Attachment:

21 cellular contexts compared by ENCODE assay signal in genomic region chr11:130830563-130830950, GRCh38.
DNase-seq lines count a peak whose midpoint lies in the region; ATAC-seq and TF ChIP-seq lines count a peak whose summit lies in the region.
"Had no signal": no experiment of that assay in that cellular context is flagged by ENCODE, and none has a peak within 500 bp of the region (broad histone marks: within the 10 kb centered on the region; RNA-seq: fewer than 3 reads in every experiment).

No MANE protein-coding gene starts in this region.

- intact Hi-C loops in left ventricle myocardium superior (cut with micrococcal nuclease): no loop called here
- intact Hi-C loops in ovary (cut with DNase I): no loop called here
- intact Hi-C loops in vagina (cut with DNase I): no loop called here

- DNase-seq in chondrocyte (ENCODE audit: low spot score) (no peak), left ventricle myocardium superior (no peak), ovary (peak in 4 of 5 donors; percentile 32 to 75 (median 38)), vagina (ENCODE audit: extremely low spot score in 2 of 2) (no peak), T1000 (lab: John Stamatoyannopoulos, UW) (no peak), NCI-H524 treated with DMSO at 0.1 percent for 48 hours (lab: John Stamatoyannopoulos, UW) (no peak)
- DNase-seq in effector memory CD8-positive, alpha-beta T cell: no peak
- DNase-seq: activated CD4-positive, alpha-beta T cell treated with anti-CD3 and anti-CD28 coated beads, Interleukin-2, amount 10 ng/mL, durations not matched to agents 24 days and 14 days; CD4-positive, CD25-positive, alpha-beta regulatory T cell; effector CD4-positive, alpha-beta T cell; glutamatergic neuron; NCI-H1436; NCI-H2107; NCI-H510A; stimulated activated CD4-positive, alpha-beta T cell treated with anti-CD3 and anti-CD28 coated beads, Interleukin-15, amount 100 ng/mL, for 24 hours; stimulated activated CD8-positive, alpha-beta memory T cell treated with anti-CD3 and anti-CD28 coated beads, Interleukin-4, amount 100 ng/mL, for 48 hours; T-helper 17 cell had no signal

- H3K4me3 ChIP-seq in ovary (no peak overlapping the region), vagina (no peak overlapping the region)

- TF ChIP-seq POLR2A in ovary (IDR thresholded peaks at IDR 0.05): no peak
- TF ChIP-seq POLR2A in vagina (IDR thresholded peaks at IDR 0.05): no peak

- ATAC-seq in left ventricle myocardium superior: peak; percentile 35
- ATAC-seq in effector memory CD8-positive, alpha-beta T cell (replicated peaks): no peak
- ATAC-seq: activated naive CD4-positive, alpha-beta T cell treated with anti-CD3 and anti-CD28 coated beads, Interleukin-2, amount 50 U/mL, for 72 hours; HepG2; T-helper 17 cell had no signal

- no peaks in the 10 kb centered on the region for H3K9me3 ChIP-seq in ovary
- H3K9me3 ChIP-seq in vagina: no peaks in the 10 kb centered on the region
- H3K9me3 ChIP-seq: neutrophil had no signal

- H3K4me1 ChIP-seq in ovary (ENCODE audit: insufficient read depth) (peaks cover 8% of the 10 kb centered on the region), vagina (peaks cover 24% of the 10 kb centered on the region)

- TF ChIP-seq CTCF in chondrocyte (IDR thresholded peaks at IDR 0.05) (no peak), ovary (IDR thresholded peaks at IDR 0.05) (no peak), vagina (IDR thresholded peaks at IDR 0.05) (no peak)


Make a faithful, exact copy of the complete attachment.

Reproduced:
21 cellular contexts compared by ENCODE assay signal in genomic region chr11:130830563-130830950, GRCh38.
DNase-seq lines count a peak whose midpoint lies in the region; ATAC-seq and TF ChIP-seq lines count a peak whose summit lies in the region.
"Had no signal": no experiment of that assay in that cellular context is flagged by ENCODE, and none has a peak within 500 bp of the region (broad histone marks: within the 10 kb centered on the region; RNA-seq: fewer than 3 reads in every experiment).

No MANE protein-coding gene starts in this region.

- intact Hi-C loops in left ventricle myocardium superior (cut with micrococcal nuclease): no loop called here
- intact Hi-C loops in ovary (cut with DNase I): no loop called here
- intact Hi-C loops in vagina (cut with DNase I): no loop called here

- DNase-seq in chondrocyte (ENCODE audit: low spot score) (no peak), left ventricle myocardium superior (no peak), ovary (peak in 4 of 5 donors; percentile 32 to 75 (median 38)), vagina (ENCODE audit: extremely low spot score in 2 of 2) (no peak), T1000 (lab: John Stamatoyannopoulos, UW) (no peak), NCI-H524 treated with DMSO at 0.1 percent for 48 hours (lab: John Stamatoyannopoulos, UW) (no peak)
- DNase-seq in effector memory CD8-positive, alpha-beta T cell: no peak
- DNase-seq: activated CD4-positive, alpha-beta T cell treated with anti-CD3 and anti-CD28 coated beads, Interleukin-2, amount 10 ng/mL, durations not matched to agents 24 days and 14 days; CD4-positive, CD25-positive, alpha-beta regulatory T cell; effector CD4-positive, alpha-beta T cell; glutamatergic neuron; NCI-H1436; NCI-H2107; NCI-H510A; stimulated activated CD4-positive, alpha-beta T cell treated with anti-CD3 and anti-CD28 coated beads, Interleukin-15, amount 100 ng/mL, for 24 hours; stimulated activated CD8-positive, alpha-beta memory T cell treated with anti-CD3 and anti-CD28 coated beads, Interleukin-4, amount 100 ng/mL, for 48 hours; T-helper 17 cell had no signal

- H3K4me3 ChIP-seq in ovary (no peak overlapping the region), vagina (no peak overlapping the region)

- TF ChIP-seq POLR2A in ovary (IDR thresholded peaks at IDR 0.05): no peak
- TF ChIP-seq POLR2A in vagina (IDR thresholded peaks at IDR 0.05): no peak

- ATAC-seq in left ventricle myocardium superior: peak; percentile 35
- ATAC-seq in effector memory CD8-positive, alpha-beta T cell (replicated peaks): no peak
- ATAC-seq: activated naive CD4-positive, alpha-beta T cell treated with anti-CD3 and anti-CD28 coated beads, Interleukin-2, amount 50 U/mL, for 72 hours; HepG2; T-helper 17 cell had no signal

- no peaks in the 10 kb centered on the region for H3K9me3 ChIP-seq in ovary
- H3K9me3 ChIP-seq in vagina: no peaks in the 10 kb centered on the region
- H3K9me3 ChIP-seq: neutrophil had no signal

- H3K4me1 ChIP-seq in ovary (ENCODE audit: insufficient read depth) (peaks cover 8% of the 10 kb centered on the region), vagina (peaks cover 24% of the 10 kb centered on the region)

- TF ChIP-seq CTCF in chondrocyte (IDR thresholded peaks at IDR 0.05) (no peak), ovary (IDR thresholded peaks at IDR 0.05) (no peak), vagina (IDR thresholded peaks at IDR 0.05) (no peak)